After 6 months of the implementation of the Telemetry Authorization Form, the number of patients waiting for a telemetry bed was significantly reduced. On a typical day, the number of patients waiting in the emergency department for a telemetry bed decreased by an average of 60%. Some of this decrease was attributed to the rapid identification and discontinuation of patients from the individual telemetry floors. Part of this decrement was also due to the denial of inappropriate admissions to the telemetry wards.

With the decrease in the use of telemetry beds, the need for telemetry beds in the emergency services department has been notably decreased. Unused in-house telemetry beds are often utilized for general medical admissions not requiring telemetry in an effort to meet the increased need for general medical beds and to offset and maintain a balanced budget for the affected floors. In short, instead of leaving staffed telemetry beds unoccupied, the beds (and nursing personnel) are being utilized to alleviate the burden of non-telemetry admissions being held in the emergency department.

With the acquisition of two more hospitals to form the Jackson Health System (JHS), the telemetry guideline and authorization form were shared with Jackson North Medical Center (formerly Parkway Hospital, North Miami, Florida) and Jackson South Medical Center (formerly Deering Hospital, Homestead, Florida). The guideline and form were well received by the respective medical directors and subsequently adapted for the entire Jackson Health System.

Other Institutions Study Overuse of Telemetry
Jackson Health System is not the only healthcare institution looking at the overuse of telemetry. A recent publication by The Joint Commission Journal on Quality Improvement revealed a similar quality improvement program at Hackensack University Medical Center (Hackensack, New Jersey) in 2002. In this program, nurse practitioners found a decrease of 34% of time on telemetry monitoring over an 11-month period (Gross, 2002). Similarly, at Jackson Memorial Hospital, the need for continuous and ongoing utilization review was identified as each academic year brings new house-staff onto the various medical teams and services.

Additionally in 2005, the medical administration at Portland Veterans Affairs Medical Center implemented a utilization guideline system, which incorporated stop times for telemetry. These were incorporated to have physicians review the need for continued telemetry monitoring (Church, n.d.). This project was then shared throughout the Veterans Affairs system.

Likewise, in a study performed by Dr. Carlos Estrada (1994) and his colleagues at the Henry Ford Hospital in Detroit, Michigan, 467 patients were admitted to telemetry based on the ACC guideline for telemetry monitoring. Of these patients, telemetry contributed to the decision of transferring patients to intensive care in 1% of these cases. Furthermore, patients who did deteriorate while on telemetry wards were identified clinically without findings on the monitor. In another study by Estrada (1995), data was collected from 2,240 patients admitted to telemetry with chest pain, arrhythmias, heart failure, and syncope. From the second study, Estrada found telemetry helpful in modification of management in only 7% of patients.

Initially many of the physicians at Jackson Memorial Hospital saw the revised telemetry guideline as a bit radical in nature and the justification process as “another hoop to jump through.” Ultimately the same physicians admitted the new guidelines and justification process have had a positive impact from many aspects.

In summary, deployment of both the new guideline and justification process has significantly reduced over-utilization of telemetry services while decreasing some of the overburdening of the emergency services department. As a result of this study and subsequent implementations, the length of stay has been decreased on the telemetry wards and the need for an additional telemetry ward was deemed unnecessary.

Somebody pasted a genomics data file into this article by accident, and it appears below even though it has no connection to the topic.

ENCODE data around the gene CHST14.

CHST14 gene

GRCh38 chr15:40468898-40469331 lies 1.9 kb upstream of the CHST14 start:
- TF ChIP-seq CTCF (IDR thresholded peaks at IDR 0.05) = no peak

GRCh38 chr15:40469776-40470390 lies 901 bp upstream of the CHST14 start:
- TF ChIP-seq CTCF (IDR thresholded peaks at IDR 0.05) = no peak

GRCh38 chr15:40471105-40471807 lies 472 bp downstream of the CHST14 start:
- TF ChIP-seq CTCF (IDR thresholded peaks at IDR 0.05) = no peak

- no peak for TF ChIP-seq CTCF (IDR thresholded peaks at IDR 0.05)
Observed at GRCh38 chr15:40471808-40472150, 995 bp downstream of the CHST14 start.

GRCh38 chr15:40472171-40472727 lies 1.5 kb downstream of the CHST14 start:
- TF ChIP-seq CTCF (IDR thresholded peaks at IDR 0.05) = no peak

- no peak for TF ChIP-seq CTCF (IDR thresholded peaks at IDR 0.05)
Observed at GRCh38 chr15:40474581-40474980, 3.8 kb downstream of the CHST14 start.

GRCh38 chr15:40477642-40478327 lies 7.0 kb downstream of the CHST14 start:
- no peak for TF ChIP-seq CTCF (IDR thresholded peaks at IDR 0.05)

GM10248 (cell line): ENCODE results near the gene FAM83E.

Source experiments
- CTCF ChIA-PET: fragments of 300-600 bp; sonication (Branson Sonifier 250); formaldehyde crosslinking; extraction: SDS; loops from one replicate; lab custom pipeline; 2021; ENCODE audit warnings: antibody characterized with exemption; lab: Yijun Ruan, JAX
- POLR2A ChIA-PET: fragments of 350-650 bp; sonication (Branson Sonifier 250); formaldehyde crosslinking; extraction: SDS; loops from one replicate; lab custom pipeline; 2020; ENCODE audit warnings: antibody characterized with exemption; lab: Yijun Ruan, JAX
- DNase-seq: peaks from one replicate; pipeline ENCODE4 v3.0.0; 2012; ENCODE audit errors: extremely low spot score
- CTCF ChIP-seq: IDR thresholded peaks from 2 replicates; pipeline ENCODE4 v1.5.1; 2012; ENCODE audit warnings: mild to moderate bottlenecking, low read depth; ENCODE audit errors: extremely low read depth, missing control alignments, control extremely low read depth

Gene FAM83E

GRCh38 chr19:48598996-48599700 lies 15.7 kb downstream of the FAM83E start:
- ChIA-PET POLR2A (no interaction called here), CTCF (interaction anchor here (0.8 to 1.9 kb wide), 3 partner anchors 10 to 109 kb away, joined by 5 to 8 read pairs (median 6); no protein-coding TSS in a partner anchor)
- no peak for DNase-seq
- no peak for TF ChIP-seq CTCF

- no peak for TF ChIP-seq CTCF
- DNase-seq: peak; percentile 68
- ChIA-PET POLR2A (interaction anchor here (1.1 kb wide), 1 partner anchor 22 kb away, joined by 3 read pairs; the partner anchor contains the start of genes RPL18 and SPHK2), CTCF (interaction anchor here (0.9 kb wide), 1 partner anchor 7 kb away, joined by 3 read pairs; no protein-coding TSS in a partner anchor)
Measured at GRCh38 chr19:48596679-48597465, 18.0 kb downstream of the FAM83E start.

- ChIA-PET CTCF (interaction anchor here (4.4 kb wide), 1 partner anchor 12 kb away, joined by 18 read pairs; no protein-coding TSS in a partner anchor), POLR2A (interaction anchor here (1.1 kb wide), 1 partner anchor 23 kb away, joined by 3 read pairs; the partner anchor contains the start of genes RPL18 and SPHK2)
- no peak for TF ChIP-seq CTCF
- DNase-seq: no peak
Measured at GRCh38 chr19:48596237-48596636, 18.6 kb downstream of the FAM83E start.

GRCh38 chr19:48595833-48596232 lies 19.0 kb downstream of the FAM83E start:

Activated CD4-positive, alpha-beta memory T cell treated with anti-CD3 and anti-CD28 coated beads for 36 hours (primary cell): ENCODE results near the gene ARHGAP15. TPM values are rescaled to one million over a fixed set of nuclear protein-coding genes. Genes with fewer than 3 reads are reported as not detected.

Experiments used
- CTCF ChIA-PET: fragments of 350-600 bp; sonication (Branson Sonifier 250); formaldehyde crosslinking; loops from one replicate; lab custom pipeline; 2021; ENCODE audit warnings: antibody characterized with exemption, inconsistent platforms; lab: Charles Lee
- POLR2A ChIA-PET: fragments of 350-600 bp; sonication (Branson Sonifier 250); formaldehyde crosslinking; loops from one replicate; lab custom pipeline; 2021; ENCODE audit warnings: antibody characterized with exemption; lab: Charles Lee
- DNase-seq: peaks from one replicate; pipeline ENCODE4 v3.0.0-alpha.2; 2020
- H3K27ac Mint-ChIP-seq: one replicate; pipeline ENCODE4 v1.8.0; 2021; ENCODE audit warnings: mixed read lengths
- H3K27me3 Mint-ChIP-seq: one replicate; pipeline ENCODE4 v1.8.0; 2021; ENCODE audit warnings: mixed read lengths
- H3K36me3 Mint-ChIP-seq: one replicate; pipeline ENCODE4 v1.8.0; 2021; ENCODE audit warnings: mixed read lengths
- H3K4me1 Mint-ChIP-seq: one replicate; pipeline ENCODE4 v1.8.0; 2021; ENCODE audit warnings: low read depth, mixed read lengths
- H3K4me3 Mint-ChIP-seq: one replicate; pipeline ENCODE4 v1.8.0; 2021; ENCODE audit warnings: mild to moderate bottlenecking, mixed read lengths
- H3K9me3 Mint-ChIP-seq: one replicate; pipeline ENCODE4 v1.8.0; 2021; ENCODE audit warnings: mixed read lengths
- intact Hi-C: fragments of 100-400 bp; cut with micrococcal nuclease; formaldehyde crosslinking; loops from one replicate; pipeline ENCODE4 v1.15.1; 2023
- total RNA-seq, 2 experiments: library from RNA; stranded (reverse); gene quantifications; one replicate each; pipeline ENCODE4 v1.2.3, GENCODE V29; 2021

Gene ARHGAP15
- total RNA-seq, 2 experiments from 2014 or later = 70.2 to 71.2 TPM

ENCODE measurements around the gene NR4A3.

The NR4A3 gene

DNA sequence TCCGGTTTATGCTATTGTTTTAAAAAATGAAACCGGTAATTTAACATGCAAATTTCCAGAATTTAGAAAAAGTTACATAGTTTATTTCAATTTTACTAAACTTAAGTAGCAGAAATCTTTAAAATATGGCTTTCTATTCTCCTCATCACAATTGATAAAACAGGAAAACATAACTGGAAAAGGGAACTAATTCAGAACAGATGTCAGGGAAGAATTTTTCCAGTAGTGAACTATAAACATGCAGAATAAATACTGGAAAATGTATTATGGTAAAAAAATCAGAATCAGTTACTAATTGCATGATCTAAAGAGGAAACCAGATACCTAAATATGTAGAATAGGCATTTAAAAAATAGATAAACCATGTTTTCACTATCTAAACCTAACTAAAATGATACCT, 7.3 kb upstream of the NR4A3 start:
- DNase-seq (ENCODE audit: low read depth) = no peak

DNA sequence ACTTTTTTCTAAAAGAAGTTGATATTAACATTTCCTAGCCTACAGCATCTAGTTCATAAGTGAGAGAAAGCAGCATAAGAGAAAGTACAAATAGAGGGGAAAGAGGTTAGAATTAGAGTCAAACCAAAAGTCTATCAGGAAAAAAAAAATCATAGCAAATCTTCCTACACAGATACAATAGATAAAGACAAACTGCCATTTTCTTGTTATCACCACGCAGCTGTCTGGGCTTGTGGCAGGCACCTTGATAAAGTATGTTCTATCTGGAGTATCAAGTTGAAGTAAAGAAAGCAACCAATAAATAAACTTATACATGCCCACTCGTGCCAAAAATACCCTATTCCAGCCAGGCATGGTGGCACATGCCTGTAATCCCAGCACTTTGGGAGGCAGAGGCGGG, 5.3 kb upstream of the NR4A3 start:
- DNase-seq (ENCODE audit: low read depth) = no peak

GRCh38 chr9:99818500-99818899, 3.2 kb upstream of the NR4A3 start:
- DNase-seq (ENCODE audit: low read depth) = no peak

Aman Sabharwal is the medical director of clinical resource management and chief of utilization management at Jackson Health System. He graduated in 2000 from the University of Missouri School of Medicine, completed his internal medicine residency at the University of Miami/Jackson Memorial Hospital, and is board certified in internal medicine. He is currently pursuing a master of health administration and health policy at the UNC-Chapel Hill. He has been instrumental in implementing protocols that maximize resource allocation and cost containment. He also serves as an attending physician for the inpatient teaching services and the non-teaching hospitalist services. Sabharwal may be contacted at

Mitchell Mason is a patient placement coordinator at the University of Miami/Jackson Memorial Hospital. He is a 1985 graduate of Hocking College School of Nursing in Nelsonville, Ohio, and a 1981 graduate of Ohio University’s College of Education. For 17 years, he worked in the emergency department as a trauma nurse specialist, assistant nurse manager, and clinical resource coordinator. Mason has authored several other publications and freelances as a professional consultant/expert witness for various attorneys throughout Florida.

Richard Lapin is the chief of service of the hospitalist service of the Jackson Health System. He received his undergraduate and medical degrees at UCLA, along with a master of public health degree. He is board certified in internal medicine. He is currently involved in numerous projects to expand the hospitalist service along with the Jackson Medical Group. He has also been involved in forming partnerships with the Florida International University College of Medicine.


Church, V., et al. (n.d.). Improving outcomes with telemetry monitoring performance improvement initiatives, Available at

Emergency Cardiac Care Committee members. (1991). Recommended guidelines for in-hospital cardiac monitoring of adults for detection of arrhythmia. Journal of the American College of Cardiology, 18, 1431-1433.

Estrada, C. A., et al. (1994). Outcomes of patients hospitalized to a telemetry unit. The American Journal of Cardiology, 74, 357-362.

Estrada, C. A., et al. (1995). Role of telemetry monitoring in the non-intensive care unit. The American Journal of Cardiology, 76, 960-965.

Gross, P., et al. (2002). A nurse practitioner intervention model to maximize efficient use of telemetry resources. The Joint Commission Journal on Quality Improvement. 28(10), 566-573